The trek to the summit of Empress Mountain via the Harrison and Todd Creek Trails is a 14 km (8.4 mi) out-and-back hike with 627 m (2,056 ft) of elevation gain. The trail is generally wide and easy to walk; however, there are some more adventurous sections that use the creek bed as the trail. The views from the summit are beautiful.

Sea to Sea Regional Park, British Columbia

Empress Mountain from Sooke Potholes via Mary Vine and Todd Creek Trails

Empress Mountain is the tallest mountain in Sea to Sea Regional Park as well as the entire Capital Regional District. With 523 m (1,715 ft) of elevation gain over 12.6 km (7.5 mi), this trail to the summit of Empress Mountain is considered difficult. While the trail offers few views while you hike, the summit view is spectacular and is well worth the effort.

Shields Lake

Shields Lake is one of several lakes in the Sea to Sea Regional Park and is one of the most popular destinations for backpackers in the region. The Shields Lake Campsite is accessible via the 8.5 km (5 mi) Grass Lake Trail, which follows the Charter River past Grass Lake to the sites at Shield Lake. There are several rustic campgrounds around both Shield and Grass Lake.

Mount Manuel Quimper

The 10 km (6 mi) loop to Mount Manuel Quimper is a moderately difficult trail with 478 m (1,567 ft) of elevation gain. The well maintained trail is a nice mix of challenging and easy sections leading to the summit of Mount Manuel Quimper. From the summit, there are lovely views of Sooke Harbour.

Peak Bagging in the Park

With the relatively low elevations and high concentration of mountain peaks in the Sea to Sea Regional Park, there are many peaks with hiking trails to their summits. The following are some of the peaks with trails leading to their views from their summit.

Empress Mountain and Mount Manuel Quimper are great hikes that have already been mentioned.

Puzzle Peak, Screen Hill, West Clapper, Devastation Hill, Pleasant Mountain, and The Emperor are situated on the east side of the park and have hiking trails to their summits. Meanwhile, Larkspur South, Rick Peak, Todd Hill, Elephant Hill, Lunch Peak, White Rock, Black Bear Mountain, Trafalgar are located on the west side of the park and offer exceptional views.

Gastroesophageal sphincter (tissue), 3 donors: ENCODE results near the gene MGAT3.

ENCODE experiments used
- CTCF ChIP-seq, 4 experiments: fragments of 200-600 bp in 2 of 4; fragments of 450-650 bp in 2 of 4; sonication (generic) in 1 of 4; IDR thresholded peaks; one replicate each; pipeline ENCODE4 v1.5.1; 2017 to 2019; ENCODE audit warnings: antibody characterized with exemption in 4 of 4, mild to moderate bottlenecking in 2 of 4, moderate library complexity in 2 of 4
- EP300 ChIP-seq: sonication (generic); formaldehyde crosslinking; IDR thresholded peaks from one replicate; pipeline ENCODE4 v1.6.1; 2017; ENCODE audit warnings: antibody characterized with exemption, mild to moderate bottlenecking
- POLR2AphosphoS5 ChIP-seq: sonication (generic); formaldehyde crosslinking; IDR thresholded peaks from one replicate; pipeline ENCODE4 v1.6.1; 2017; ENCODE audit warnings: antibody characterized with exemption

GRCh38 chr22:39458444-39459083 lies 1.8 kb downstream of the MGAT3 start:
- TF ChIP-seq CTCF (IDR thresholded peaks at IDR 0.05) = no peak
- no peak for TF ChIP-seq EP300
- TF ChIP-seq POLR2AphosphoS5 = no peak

There are also several peaks that are just outside the park; however, regional trails lead to their summits. These peaks include Larkspur North, Monument Mountain, Pinnacle Peak, and Land’s End.

Major Cities and Towns

Due to its location in the Capital Regional District of British Columbia, Sea to Sea Regional Park is in the most densely populated district of Vancouver Island. The following are some of the many places to stay and explore while traveling to or from your adventures in the park.

Greater Victoria

Greater Victoria is the metropolitan area of Victoria, the capital of British Columbia. The metropolitan area includes the cities of Victoria, Esquimalt, Saanich, Sidney, Langford, Colwood, and several other communities. Victoria proper is only 36 km (21.6 mi) from Sea to Sea Regional Park.

Victoria, British Columbia

The area is home to nearly half the population of Vancouver Island and there are many natural areas nearby with hundreds of trails to explore. Some of the great areas to explore are Gowlland Tod Provincial Park, East Sooke Regional Park, Mount Work Regional Park, and Thetis Lake Regional Park.

Sooke

Located on the southwest coast of Vancouver Island, the municipality of Sooke is less than 10 km (6 mi) southwest of Sea to Sea Regional Park. Sooke is a small community that has been a popular tourist destination for generations.

Some of the wilderness and natural highlights around Sooke can be found at Sooke Potholes Regional Park and the adjacent Sooke Potholes Provincial Park, Whiffin Spit Park, and East Sooke Regional Park.

Sooke is also popular for the stunning beaches that surround it and the neighboring communities of Jordan River and Shirley. Some of the beaches that are worthwhile to visit are Sandcut Beach, Mystic Beach, French Beach, China Beach, and Fishboat Bay.

Sooke, British Columbia, Canada